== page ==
Five stars do not seem enough for The Production Company’s phenomenal concert staging of Gypsy, which reaches a zenith in all aspects of production and performance. Cast and creatives are at the top of their game in this superbly crafted production of the ultimate backstage musical.
The cost of ambition and the pain of regret play out against the death of vaudeville in this most cherished and revered classic from Broadway’s golden age. The driving passion and blind fury with which mighty Mama Rose pursues fame and glory for her daughters is the very aspect which drives away their chances of achieving it. “If you love someone, set them free” is not a mantra with which this stage mother from hell has any familiarity.
Director Gale Edwards has once again proved herself the master of the twins skills of bringing a unique vision to a production along with coaxing the best possible performance from her (extremely well cast) actors. Luscious colour and vivid images fill the massive space of the State Theatre on a scale beyond that which is possible on a regular-sized stage. Scenery is danced on and off as scenes transition with an effortless flow. The fully realized characters and nuanced details make the story completely engrossing and ultimately devastating.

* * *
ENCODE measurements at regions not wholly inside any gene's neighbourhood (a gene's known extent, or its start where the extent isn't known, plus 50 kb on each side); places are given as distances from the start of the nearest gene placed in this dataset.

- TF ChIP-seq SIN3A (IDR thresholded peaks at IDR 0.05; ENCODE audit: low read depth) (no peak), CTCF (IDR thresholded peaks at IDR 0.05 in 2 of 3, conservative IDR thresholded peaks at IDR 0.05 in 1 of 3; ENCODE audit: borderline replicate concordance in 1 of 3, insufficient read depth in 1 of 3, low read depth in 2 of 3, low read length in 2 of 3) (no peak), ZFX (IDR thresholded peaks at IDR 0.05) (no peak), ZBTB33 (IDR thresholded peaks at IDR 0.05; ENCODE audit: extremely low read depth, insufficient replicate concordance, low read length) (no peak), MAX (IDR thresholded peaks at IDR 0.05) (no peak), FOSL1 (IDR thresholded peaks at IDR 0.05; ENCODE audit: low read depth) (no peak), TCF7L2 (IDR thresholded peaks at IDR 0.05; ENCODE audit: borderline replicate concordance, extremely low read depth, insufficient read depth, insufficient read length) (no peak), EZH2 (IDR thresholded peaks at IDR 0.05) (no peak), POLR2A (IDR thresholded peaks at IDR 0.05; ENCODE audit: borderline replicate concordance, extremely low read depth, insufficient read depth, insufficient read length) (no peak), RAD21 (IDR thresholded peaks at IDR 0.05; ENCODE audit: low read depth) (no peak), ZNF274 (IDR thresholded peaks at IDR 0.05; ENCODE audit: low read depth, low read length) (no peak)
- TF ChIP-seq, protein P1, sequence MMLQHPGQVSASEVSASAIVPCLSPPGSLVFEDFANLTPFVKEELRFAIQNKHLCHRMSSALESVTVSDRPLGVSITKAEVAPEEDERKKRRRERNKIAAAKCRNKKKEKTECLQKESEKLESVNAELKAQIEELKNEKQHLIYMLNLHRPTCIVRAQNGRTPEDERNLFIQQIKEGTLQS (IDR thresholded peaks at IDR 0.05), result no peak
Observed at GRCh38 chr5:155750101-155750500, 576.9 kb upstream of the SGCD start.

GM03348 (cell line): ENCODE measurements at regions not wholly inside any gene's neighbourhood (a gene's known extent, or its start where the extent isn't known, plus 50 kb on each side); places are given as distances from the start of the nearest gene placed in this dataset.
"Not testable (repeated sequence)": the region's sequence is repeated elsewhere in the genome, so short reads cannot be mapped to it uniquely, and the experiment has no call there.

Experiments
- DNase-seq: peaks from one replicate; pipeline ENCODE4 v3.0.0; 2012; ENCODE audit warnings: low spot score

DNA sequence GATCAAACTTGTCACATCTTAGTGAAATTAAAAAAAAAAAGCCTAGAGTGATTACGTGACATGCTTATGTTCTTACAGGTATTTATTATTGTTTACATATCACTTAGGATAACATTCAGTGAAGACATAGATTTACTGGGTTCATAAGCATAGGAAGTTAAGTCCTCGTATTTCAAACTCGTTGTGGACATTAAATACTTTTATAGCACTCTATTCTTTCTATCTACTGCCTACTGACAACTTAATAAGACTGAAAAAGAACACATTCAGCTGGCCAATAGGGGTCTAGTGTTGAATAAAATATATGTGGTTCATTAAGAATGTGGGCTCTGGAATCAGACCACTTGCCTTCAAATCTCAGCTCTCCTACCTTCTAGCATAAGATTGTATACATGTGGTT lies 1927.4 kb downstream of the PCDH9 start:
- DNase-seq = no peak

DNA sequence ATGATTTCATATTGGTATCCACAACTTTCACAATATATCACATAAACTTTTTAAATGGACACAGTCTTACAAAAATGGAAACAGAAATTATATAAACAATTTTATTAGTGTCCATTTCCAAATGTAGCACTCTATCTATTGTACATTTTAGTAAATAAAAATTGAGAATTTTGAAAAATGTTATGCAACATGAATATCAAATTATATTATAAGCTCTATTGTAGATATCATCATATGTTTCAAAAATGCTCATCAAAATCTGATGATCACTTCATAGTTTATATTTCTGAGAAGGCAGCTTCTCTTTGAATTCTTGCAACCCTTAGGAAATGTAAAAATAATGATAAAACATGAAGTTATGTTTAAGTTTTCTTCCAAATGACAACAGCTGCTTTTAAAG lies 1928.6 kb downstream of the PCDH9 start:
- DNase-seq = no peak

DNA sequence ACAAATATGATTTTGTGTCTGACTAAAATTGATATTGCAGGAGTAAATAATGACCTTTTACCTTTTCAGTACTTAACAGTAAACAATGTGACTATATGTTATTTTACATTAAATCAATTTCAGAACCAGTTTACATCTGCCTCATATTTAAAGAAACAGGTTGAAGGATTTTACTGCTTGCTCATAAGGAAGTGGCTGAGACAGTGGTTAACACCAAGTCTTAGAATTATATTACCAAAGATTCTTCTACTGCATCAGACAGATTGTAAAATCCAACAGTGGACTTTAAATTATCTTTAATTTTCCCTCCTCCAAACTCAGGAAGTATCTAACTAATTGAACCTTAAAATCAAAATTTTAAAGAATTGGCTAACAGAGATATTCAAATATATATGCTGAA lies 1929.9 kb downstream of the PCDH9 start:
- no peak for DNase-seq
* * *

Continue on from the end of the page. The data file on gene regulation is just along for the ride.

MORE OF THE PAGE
It must be mentioned that purists will lament the excising of certain lines of dialogue and parts of scenes from Arthur Laurents’ acclaimed book. It is presumed that some would have been difficult to stage, some references are now too dated and obscure, and some were just cut for expediency. While this judicious trimming can be viewed as sacrilege, it is hard to argue that the resulting product has not benefitted in terms of flow and focus.
Musical director Guy Simpson leads Orchestra Victoria in a sparkling rendition of Jule Styne’s celebrated score. That the audience sits in complete silence to enjoy the five-minute overture, and the entr’acte, gives a strong indication of the quality. The full zip, zing and colour of the music, as well as Stephen Sondheim’s ingenious lyrics, can be fully enjoyed thanks to the pristine sound design of System Sound.